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Feeling wealthy can make you poor

As a nation, we have a negative savings rate, which makes us look like slackers when it comes to saving money. But, it's not quite as bad as it appears on the surface.

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Thanks to rising home values and burgeoning portfolios, our overall wealth is increasing. So we do have money in the piggy bank, even though we're spending more than we're earning at this time.

What's troubling is that the wealth effect is leading many consumers to a dangerous precipice. If you haven't sold your home or stock, but you're living a more expensive lifestyle based on those unrealized capital gains, you're on thin ice. What goes up can come down.

The problem is compounded by the fact that as those assets make us feel wealthier, we have a tendency to save less. When times are tight, we save more.

"People's spending has exceeded their net personal income," says Kurt Kunze, an economist with the U.S. Commerce Department's Bureau of Economic Analysis. "If the stock market goes straight north and housing resumes an upward trend, you can continue to have negative savings. If they've realized the capital gain, they're wealthier. But unrealized capital gains are much less robust than someone who has realized the gain."

A.G. Edwards, a brokerage and financial services firm, developed the Nest Egg Score, which is released quarterly. It looks at consumer saving and investing and how the economic climate affects the ability to build a nest egg. In calculating the score, several factors, including the often misunderstood and maligned personal savings rate, are considered.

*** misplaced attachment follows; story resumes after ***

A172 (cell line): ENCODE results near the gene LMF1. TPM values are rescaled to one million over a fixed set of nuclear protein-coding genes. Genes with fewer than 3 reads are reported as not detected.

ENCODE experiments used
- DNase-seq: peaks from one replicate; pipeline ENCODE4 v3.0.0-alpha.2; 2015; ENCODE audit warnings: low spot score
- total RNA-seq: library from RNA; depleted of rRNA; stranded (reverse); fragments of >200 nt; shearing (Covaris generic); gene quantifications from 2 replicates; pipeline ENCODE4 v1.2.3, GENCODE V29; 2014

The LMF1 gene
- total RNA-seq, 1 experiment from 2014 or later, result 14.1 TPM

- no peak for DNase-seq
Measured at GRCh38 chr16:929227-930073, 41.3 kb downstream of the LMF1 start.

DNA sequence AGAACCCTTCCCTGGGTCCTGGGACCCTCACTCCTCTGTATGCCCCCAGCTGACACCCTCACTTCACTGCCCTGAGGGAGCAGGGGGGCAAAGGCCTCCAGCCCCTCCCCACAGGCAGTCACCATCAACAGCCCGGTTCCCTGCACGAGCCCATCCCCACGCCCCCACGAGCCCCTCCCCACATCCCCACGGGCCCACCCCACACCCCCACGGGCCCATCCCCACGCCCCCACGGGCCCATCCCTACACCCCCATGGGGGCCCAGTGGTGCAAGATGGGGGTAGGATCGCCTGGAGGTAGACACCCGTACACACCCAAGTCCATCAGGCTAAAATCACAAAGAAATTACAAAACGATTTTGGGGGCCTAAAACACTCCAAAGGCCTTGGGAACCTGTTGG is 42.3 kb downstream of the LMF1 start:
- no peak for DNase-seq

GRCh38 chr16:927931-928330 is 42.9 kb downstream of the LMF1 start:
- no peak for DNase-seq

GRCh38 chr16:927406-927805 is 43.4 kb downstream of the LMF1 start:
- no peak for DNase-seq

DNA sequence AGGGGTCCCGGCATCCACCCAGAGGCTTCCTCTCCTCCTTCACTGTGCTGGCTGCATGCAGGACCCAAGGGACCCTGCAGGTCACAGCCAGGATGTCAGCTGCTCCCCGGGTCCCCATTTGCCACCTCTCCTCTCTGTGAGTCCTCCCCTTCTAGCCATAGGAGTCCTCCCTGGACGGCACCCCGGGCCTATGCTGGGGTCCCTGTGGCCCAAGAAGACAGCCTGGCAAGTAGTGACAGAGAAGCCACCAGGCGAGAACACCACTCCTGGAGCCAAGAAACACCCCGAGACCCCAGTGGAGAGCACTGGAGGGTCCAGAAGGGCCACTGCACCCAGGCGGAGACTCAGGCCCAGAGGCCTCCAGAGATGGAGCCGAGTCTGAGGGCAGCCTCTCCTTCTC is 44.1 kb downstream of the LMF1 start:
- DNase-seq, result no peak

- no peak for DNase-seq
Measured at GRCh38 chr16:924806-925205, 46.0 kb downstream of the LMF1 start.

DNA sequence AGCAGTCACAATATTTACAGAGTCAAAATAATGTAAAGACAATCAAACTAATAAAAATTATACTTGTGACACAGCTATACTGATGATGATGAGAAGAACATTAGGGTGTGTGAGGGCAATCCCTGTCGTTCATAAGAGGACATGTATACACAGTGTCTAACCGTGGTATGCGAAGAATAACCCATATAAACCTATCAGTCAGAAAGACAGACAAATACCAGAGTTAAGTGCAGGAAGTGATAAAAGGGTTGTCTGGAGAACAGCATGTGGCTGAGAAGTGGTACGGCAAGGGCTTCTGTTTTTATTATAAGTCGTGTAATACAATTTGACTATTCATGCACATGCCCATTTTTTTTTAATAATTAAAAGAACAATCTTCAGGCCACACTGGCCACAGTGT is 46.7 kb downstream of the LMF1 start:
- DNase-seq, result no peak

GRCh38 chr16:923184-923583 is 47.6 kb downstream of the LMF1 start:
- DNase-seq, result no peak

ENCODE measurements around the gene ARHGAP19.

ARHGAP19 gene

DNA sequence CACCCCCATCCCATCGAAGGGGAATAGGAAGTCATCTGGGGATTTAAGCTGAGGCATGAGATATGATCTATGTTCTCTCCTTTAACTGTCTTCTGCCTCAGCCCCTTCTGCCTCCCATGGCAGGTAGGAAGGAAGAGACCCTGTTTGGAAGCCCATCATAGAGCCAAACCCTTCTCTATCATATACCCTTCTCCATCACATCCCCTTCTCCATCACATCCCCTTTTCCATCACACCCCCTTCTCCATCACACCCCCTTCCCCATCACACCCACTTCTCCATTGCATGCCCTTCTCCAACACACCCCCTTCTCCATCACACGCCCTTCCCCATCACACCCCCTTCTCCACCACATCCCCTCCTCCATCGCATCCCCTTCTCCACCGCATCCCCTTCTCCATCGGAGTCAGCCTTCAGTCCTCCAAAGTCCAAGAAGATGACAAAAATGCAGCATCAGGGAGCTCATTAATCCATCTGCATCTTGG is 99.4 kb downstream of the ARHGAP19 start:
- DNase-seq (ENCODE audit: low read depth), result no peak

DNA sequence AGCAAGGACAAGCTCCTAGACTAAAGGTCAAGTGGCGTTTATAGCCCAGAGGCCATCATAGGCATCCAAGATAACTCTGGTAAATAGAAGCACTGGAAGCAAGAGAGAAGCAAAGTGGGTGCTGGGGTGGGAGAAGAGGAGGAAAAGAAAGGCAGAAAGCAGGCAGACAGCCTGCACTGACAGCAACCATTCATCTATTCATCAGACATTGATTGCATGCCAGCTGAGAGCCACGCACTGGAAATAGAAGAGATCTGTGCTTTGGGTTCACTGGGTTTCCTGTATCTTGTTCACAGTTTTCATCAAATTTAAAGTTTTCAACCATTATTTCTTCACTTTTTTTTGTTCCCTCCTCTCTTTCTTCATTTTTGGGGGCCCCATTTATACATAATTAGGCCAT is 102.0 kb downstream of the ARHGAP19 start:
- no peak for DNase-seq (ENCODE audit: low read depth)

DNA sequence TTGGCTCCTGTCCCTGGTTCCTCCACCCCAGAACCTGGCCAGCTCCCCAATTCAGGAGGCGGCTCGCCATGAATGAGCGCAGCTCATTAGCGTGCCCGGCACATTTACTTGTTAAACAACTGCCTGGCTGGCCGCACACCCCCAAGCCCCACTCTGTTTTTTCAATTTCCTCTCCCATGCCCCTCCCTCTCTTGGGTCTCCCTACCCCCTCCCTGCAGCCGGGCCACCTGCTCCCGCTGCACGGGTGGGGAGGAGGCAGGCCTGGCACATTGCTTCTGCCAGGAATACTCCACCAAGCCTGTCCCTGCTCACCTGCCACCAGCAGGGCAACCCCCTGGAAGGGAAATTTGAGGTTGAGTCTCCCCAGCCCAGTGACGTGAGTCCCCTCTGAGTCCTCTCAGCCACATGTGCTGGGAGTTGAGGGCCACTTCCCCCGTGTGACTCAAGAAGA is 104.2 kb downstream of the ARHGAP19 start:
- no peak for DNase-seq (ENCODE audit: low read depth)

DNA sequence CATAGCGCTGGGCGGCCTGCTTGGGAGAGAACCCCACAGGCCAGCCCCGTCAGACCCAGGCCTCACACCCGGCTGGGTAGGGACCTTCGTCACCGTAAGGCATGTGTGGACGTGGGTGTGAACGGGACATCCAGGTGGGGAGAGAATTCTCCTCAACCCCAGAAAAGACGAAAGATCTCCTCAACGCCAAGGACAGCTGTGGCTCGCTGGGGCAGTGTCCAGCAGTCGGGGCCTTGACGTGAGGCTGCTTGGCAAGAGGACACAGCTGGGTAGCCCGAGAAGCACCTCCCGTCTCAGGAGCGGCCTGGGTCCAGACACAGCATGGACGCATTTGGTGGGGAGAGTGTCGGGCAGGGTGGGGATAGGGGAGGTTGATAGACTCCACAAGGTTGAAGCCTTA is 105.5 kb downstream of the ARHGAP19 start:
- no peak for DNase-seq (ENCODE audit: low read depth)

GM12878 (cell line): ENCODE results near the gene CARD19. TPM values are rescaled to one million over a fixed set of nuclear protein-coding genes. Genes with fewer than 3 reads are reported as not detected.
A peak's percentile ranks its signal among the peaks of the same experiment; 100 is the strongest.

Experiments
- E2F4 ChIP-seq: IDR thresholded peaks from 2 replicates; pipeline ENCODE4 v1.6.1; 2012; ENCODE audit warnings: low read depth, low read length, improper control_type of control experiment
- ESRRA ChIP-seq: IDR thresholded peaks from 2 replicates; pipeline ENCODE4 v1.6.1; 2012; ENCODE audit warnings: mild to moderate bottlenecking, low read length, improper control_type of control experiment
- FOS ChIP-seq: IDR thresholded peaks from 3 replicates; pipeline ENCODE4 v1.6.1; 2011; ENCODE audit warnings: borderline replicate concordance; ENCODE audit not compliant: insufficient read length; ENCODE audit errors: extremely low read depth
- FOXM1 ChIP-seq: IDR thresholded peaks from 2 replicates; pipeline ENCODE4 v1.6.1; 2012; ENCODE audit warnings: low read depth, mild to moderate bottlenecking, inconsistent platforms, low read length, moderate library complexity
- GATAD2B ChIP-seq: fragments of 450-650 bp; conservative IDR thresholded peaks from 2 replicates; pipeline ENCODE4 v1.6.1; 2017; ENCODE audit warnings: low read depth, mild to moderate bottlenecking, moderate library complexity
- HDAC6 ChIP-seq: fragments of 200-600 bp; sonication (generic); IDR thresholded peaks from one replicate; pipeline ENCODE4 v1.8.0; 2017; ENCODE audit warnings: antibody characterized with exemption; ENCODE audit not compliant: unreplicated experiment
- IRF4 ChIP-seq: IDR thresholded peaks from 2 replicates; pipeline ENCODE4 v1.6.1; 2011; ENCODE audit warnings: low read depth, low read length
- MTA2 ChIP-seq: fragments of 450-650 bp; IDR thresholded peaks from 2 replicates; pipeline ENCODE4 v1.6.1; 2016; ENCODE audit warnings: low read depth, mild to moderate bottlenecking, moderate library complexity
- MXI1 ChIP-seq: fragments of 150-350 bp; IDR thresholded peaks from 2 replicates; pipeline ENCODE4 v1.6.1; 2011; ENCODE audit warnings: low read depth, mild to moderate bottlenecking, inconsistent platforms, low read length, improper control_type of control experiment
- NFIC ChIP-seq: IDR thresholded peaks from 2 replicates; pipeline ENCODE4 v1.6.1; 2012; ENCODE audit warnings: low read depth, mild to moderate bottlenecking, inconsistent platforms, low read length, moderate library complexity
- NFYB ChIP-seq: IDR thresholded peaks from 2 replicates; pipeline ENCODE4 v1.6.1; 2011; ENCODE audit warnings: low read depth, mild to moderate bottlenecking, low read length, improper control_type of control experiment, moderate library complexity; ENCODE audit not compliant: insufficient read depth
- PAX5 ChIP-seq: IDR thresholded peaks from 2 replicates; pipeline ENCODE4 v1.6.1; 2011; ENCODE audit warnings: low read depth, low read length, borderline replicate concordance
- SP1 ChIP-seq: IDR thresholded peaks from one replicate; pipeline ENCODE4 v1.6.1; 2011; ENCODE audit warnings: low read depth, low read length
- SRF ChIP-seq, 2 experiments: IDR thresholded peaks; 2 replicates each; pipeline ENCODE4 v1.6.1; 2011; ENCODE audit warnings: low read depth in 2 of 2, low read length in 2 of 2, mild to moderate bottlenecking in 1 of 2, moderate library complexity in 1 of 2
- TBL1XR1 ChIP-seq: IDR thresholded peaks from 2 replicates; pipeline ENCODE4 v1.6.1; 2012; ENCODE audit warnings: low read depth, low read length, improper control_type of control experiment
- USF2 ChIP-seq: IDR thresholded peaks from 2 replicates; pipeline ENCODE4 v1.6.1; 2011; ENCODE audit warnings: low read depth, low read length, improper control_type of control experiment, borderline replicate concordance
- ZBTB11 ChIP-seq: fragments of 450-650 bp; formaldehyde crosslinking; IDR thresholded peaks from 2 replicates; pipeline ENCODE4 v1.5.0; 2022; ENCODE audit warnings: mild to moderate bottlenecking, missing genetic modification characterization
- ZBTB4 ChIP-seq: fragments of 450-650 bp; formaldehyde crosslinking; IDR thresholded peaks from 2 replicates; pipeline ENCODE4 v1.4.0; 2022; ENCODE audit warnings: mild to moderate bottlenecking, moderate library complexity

Other elements include homeownership rate, cost of living, unemployment rate, asset allocation, participation in retirement plans, and savings and investing "propensity and outlook."

"Our goal is a more comprehensive indicator of wealth-building," says Sophie Beckmann, A.G. Edwards financial planning specialist. "A lot of people build wealth through the appreciation of assets they own. We consider it to be part of people's overall nest egg. What people already own may be just on paper, but it's an increase in their overall nest egg."

There have been three nest egg scores released since March 2006. The numerical scores translate into categories of poor, fair, good and excellent. So far, the indicator has never risen above fair.

"There's room for improvement," Beckmann says. "We haven't made it into 'good' yet."

If consumers spend with abandon when the wealth-building environment is only fair, one can only imagine what would happen if conditions improved to "good" or "excellent." Some financial planners say too many consumers have experienced feelings of euphoria upon seeing a sharp increase in the value of their homes and then have gone on spending sprees.

But Paul Becker, senior vice president of LaSalle Bank Wealth Management Group, based in Chicago, says homes should be looked at as a safety net.

"People should look at their liquid net worth -- assets that are liquid minus loans. Total net worth would include the home and assets that aren't easily liquidated. If I had to sell everything within seven days, what do I have and what do I owe? Your home is liquid in the sense that you can borrow against it quickly, but unless you have an emergency you shouldn't do that. You have to live in your home, and if you can't pay back the loan, you're on the street.

Next: "Be pragmatic about what you buy."
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